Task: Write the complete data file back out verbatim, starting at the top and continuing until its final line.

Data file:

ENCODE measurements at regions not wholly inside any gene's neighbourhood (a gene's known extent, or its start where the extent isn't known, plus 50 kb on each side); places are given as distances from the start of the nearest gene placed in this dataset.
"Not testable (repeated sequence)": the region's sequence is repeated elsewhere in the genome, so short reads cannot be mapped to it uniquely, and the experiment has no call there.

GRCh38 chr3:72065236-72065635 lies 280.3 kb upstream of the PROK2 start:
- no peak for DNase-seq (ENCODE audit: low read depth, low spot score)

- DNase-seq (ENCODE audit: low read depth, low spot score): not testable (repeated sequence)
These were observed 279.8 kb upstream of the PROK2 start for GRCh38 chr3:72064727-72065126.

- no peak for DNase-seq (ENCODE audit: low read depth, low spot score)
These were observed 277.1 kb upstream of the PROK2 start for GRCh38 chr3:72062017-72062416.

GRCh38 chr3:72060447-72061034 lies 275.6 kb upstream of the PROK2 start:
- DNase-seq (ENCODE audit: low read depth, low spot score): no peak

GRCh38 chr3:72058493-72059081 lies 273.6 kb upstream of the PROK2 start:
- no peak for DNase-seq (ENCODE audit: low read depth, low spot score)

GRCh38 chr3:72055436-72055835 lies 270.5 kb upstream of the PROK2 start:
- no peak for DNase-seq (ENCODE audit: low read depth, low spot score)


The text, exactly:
ENCODE measurements at regions not wholly inside any gene's neighbourhood (a gene's known extent, or its start where the extent isn't known, plus 50 kb on each side); places are given as distances from the start of the nearest gene placed in this dataset.
"Not testable (repeated sequence)": the region's sequence is repeated elsewhere in the genome, so short reads cannot be mapped to it uniquely, and the experiment has no call there.

GRCh38 chr3:72065236-72065635 lies 280.3 kb upstream of the PROK2 start:
- no peak for DNase-seq (ENCODE audit: low read depth, low spot score)

- DNase-seq (ENCODE audit: low read depth, low spot score): not testable (repeated sequence)
These were observed 279.8 kb upstream of the PROK2 start for GRCh38 chr3:72064727-72065126.

- no peak for DNase-seq (ENCODE audit: low read depth, low spot score)
These were observed 277.1 kb upstream of the PROK2 start for GRCh38 chr3:72062017-72062416.

GRCh38 chr3:72060447-72061034 lies 275.6 kb upstream of the PROK2 start:
- DNase-seq (ENCODE audit: low read depth, low spot score): no peak

GRCh38 chr3:72058493-72059081 lies 273.6 kb upstream of the PROK2 start:
- no peak for DNase-seq (ENCODE audit: low read depth, low spot score)

GRCh38 chr3:72055436-72055835 lies 270.5 kb upstream of the PROK2 start:
- no peak for DNase-seq (ENCODE audit: low read depth, low spot score)